No. 19-659 In the Supreme Court of the United States
Miladis Salgado, Petitioner,
United States of America, Respondent.
On Petition for a Writ of Certiorari to the United States Court of Appeals for the Eleventh Circuit
Brief of Amici Curiae Law and Economics Scholars In Support of Petitioner
Introduction and Summary of Argument
This case entails competing interpretations of the Civil Asset Forfeiture Reform Act of 2000 (“CAFRA”), codified at 28 U.S.C. § 2465(b)(1). As Miladis Salgado’s petition for a writ of certiorari describes, the division in the lower courts over the meaning of “substantially prevails” has caused widespread confusion. The Eleventh Circuit’s approach is in conflict with the text and legislative history of the statute.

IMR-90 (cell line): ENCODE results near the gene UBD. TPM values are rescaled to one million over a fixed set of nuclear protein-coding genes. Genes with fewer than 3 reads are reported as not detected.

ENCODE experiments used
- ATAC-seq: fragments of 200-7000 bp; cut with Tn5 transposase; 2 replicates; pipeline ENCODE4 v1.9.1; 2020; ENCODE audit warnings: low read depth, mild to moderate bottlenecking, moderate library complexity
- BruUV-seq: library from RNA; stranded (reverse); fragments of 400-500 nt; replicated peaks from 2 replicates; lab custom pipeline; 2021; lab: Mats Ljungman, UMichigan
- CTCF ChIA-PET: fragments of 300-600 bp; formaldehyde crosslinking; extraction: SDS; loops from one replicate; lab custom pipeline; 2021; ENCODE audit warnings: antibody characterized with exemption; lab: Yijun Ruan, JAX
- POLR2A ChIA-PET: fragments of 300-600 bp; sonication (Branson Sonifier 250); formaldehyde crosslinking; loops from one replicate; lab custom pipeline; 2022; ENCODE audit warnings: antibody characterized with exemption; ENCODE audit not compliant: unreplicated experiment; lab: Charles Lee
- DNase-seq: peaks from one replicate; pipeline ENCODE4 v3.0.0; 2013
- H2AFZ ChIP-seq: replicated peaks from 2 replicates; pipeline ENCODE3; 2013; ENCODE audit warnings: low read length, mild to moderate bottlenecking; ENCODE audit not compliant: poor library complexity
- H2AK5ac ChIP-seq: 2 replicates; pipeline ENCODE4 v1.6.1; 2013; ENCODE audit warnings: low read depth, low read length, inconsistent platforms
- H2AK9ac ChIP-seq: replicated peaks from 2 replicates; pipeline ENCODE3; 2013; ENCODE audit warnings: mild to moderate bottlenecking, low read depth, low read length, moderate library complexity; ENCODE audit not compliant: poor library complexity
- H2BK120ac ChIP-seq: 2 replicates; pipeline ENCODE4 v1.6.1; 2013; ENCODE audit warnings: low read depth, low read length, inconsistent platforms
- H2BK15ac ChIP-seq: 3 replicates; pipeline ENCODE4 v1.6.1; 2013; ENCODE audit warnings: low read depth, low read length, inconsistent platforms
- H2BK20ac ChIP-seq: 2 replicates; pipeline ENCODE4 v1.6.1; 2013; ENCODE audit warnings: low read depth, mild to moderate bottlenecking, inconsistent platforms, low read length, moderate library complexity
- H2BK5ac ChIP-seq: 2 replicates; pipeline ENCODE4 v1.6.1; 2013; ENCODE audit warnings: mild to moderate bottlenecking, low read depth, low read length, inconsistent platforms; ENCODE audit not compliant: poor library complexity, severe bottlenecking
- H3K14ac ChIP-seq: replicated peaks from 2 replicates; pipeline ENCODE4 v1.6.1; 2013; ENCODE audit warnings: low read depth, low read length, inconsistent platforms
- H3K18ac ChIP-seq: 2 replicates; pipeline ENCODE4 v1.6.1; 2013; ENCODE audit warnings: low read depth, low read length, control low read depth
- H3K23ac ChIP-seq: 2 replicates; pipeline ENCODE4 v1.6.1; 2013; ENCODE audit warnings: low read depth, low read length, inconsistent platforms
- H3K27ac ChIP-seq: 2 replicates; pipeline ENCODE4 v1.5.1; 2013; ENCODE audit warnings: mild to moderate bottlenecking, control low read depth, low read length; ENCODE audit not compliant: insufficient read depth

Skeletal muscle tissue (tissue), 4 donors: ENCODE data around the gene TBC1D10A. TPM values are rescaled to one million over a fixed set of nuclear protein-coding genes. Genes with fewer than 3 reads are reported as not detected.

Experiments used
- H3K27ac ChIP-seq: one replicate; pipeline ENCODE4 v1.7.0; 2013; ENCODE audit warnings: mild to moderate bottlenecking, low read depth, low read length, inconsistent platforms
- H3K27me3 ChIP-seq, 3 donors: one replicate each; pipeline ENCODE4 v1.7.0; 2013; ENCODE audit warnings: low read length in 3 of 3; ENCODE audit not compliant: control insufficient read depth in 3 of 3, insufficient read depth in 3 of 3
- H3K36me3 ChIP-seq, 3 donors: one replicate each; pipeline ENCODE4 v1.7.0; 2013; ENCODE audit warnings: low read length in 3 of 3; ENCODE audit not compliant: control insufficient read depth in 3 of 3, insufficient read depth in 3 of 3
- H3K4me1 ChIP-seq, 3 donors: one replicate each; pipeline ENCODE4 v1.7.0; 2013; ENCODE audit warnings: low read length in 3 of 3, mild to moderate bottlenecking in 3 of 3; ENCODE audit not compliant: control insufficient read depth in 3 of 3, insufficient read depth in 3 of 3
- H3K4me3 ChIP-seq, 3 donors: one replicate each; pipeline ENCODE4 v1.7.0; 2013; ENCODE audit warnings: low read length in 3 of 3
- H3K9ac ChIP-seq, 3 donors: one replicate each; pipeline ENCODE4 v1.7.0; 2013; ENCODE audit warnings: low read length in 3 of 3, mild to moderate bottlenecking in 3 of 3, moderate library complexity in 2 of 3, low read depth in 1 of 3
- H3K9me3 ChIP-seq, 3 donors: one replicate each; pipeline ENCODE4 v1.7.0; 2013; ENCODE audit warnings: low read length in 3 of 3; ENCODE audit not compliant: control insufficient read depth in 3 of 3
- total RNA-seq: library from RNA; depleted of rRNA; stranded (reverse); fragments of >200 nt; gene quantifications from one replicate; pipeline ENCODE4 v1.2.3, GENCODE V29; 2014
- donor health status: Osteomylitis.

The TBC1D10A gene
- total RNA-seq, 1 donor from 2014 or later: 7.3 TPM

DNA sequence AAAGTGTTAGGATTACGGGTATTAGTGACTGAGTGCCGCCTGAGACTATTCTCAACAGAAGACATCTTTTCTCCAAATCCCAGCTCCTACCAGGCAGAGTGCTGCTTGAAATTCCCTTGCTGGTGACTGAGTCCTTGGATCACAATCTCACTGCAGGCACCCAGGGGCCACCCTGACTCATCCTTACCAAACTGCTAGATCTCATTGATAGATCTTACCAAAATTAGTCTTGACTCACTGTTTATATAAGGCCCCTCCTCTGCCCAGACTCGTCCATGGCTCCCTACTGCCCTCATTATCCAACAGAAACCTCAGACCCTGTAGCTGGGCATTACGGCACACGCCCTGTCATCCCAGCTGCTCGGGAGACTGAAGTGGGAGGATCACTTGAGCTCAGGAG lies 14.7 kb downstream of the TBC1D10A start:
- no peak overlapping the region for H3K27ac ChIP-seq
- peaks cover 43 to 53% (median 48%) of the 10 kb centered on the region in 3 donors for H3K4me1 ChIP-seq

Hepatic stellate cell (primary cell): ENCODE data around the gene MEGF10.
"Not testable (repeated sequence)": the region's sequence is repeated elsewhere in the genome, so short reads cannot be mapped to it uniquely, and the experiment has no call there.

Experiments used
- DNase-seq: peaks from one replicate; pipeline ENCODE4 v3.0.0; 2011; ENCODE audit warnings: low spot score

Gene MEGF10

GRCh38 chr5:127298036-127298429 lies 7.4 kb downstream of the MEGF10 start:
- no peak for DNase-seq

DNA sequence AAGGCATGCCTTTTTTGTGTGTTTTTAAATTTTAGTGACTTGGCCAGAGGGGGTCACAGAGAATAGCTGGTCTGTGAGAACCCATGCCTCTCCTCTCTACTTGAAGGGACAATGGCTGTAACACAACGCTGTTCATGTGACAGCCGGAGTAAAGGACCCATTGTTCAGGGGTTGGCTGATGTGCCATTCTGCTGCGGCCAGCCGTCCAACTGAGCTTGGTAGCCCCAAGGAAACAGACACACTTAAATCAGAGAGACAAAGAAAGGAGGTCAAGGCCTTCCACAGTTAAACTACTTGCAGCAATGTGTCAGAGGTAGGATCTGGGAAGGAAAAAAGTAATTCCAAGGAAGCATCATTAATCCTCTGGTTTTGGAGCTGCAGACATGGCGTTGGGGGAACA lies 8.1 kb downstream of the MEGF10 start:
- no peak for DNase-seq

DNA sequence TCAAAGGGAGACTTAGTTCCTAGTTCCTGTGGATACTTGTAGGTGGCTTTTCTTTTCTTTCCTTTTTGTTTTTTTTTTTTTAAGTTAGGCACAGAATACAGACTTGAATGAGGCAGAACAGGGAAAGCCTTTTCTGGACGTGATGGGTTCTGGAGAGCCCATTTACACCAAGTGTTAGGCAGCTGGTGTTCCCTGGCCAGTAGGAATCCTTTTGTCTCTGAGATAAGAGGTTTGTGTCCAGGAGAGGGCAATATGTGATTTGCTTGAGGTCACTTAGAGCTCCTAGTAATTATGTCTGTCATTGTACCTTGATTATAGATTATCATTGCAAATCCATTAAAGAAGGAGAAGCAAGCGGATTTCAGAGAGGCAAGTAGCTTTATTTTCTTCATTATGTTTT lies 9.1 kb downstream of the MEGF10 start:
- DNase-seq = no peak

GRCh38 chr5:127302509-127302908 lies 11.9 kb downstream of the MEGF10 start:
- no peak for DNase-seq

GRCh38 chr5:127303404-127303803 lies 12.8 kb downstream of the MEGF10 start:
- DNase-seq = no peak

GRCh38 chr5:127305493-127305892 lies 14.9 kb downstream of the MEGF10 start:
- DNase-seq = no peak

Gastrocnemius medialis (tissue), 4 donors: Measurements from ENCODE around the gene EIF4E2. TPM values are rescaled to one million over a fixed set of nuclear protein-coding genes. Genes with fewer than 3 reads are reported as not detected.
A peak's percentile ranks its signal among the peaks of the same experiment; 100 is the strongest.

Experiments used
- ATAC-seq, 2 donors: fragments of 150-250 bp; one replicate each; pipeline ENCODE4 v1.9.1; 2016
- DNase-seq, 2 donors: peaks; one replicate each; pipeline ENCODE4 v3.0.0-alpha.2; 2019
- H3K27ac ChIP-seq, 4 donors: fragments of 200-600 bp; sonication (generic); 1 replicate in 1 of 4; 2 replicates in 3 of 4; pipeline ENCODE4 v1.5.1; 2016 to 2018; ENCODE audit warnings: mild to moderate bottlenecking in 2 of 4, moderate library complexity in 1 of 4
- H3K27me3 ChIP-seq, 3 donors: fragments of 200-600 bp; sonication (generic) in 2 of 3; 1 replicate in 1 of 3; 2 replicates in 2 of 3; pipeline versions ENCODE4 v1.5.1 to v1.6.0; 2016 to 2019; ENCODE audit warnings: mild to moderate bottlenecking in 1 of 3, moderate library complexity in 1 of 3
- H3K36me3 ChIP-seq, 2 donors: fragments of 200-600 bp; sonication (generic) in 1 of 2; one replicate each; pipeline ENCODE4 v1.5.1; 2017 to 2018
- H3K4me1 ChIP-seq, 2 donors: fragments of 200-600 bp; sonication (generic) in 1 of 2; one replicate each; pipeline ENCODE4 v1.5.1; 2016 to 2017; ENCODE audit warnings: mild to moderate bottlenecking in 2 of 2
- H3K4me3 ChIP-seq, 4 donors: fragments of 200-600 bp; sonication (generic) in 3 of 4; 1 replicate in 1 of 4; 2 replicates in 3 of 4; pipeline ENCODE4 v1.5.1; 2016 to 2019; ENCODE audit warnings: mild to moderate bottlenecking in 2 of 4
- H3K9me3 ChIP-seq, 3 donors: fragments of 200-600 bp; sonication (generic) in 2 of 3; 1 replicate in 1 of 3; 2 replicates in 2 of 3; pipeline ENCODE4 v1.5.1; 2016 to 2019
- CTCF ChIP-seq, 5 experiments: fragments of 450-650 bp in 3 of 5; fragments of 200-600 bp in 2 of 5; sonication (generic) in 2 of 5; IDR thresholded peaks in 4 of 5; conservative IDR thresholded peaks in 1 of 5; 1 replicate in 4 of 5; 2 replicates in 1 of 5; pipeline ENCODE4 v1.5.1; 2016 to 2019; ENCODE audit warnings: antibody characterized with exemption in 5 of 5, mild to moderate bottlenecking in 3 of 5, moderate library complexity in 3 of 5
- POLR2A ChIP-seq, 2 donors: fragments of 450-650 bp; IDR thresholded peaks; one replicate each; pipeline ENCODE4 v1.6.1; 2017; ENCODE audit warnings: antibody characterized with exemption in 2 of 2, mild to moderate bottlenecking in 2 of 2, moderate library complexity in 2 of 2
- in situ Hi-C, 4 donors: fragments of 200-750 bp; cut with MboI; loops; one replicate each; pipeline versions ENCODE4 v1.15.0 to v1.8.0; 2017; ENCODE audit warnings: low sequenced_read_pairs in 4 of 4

Amici submit this brief because the Eleventh Circuit’s approach is flawed for an additional reason: it negates the incentives crafted by CAFRA’s fee-shifting provision. As explained below, economic theory suggests that fee-shifting in this context would meaningfully deter the filing of inefficient and unmeritorious civil asset forfeiture actions, such as the one in this case. The Eleventh Circuit’s holding, however, eliminates this important constraint on civil asset forfeiture actions.
Amici respectfully request that the petition for a writ of certiorari be granted so the incentive structure adopted by Congress may be reestablished in the interests of efficiency and justice.
Because lower courts have charted a course around CAFRA’s fee-shifting provision, inefficient and unmeritorious forfeiture actions are not adequately deterred. Closure of this loophole would better protect the rights of innocent property owners and promote the just and efficient exercise of prosecutorial discretion.